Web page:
“I’ve been in this business for 15 years and I have never seen investor sentiment turning so sour in such a short period of time,” says Cevdet Akçay, chief economist at Yapı Kredi in Istanbul.
It is easy enough to see why Turkish asset prices took an almighty beating in the summer. The country’s perennially high current account deficit means that is regarded as being especially vulnerable to the global impact of US Fed tapering. This vulnerability was seen most clearly in the performance last year of the Turkish lira, which in the first three quarters of 2013 fell by around 17% versus the dollar.
As ING put it in a recent research bulletin, the lira ranks “among the worst-hit emerging market currencies amid expectations of reduced US monetary stimulus.” Turkish equities, meanwhile, retreated by 15% between early May and September — albeit after a sharp rise in 2012.
While worries about Fed tapering sent ripples throughout the emerging market universe in the summer, investors in Turkish assets were also unsettled by the potential impact of the conflict in Syria and by the unrest in Turkey’s major cities.
One local economist insists that the protests that erupted in Istanbul’s Gezi Park at the end of May were misinterpreted by the international media. He argues that they were a representation of continued normalisation of Turkish politics, rather than a harbinger of political instability in the country. Nevertheless, he concedes that the damage done to investor sentiment was extensive, and that the fall in Turkish asset prices in the summer probably had more to do with concern about Gezi Park than tapering. “I would attribute two thirds of the price falls to Gezi Park and a third to tapering fears,” he says.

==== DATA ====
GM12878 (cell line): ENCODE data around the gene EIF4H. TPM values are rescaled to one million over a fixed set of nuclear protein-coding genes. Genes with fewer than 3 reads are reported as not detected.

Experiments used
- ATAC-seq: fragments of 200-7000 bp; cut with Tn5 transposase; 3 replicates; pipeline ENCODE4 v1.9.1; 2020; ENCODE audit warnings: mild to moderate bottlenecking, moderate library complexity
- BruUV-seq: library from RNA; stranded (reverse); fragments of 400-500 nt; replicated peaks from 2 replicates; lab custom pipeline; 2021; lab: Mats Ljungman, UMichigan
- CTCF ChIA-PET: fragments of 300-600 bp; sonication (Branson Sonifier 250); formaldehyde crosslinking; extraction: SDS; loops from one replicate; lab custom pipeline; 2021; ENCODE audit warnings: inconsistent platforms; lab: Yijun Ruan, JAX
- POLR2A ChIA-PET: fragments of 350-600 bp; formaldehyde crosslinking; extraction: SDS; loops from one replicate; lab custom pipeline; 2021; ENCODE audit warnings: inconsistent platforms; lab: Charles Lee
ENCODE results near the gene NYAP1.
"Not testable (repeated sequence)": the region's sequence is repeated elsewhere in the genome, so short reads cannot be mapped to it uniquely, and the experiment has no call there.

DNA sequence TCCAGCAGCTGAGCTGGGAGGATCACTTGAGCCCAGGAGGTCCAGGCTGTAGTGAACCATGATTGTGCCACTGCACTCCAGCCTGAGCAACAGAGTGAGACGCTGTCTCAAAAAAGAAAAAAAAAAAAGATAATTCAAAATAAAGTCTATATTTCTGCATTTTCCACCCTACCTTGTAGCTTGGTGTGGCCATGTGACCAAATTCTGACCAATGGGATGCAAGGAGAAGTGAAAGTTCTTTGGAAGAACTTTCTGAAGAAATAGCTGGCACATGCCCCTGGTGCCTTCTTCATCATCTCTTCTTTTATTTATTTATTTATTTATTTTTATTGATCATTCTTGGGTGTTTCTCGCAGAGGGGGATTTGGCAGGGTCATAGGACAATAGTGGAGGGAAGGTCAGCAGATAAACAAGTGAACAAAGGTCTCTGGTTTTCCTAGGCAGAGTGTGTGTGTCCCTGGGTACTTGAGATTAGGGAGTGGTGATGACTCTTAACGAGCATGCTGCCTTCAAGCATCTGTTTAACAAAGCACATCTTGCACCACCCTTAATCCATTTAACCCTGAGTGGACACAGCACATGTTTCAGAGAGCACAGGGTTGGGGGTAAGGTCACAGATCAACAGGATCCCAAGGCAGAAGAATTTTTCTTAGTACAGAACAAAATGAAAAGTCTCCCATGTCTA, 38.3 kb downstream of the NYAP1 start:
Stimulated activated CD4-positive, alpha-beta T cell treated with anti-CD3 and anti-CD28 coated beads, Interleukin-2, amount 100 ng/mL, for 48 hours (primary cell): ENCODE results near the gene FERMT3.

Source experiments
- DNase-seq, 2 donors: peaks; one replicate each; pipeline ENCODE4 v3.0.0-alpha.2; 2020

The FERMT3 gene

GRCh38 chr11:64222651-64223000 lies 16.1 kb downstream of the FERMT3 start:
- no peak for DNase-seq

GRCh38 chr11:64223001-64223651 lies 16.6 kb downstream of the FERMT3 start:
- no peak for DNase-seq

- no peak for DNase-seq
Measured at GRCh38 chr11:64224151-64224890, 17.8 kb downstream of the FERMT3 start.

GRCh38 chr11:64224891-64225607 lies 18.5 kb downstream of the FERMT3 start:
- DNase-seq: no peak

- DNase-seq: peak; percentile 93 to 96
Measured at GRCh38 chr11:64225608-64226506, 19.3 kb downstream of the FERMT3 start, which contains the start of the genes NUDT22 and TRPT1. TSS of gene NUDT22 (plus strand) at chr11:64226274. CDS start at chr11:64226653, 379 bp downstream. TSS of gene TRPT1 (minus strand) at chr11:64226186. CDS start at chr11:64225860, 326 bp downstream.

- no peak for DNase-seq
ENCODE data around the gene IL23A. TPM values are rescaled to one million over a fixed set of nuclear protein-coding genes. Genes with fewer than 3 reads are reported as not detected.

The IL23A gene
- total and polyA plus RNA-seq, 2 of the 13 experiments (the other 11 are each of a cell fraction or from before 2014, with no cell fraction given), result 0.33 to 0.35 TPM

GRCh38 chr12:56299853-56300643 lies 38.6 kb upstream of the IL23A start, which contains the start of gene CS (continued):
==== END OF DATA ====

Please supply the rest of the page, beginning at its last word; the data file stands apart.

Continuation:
Many economists and strategists say that the pity of these external pressures on Turkish asset prices is that they have been allowed to distort the country’s long term story, which they say remains compelling. “The way I view Turkey is that there is a big difference between the short and long term stories,” says Timothy Ash, head of EM strategy ex-Africa at Standard Bank in London. “Although there are obviously a number of short term challenges, over the long term Turkey remains a great story. Strong public finances, clean banks, entrepreneurial zeal, a good strategic location, increasingly diversified trade, healthy demographics and a stable and pro-business government are all positive elements in a good long term story.”
The seductive growth story is apparent enough from the basic data. Having grown at an annual average rate of 3.1% between 1993 and 2002, Turkey turbo-charged its economic performance between 2003 and 2012, during which GDP grew at an annual average of 5.1%. “The official growth forecast for 2014 is 3.6%, but it will probably be closer to 4%,” says Selim Cakir, chief economist at TEB BNP Paribas in Istanbul. “That may not look high by recent historical standards, but there are very few developed economies in the world that will manage a growth rate of 4%.”
The bad news for Turkey is that not enough of this growth has been driven by domestic savings. İzlem Erdem, manager of the economic research division at Işbank in Istanbul, identifies a savings rate of just 12.6% of GDP as one of Turkey’s main vulnerabilities and the reason why it is so dependent on inward investment flows.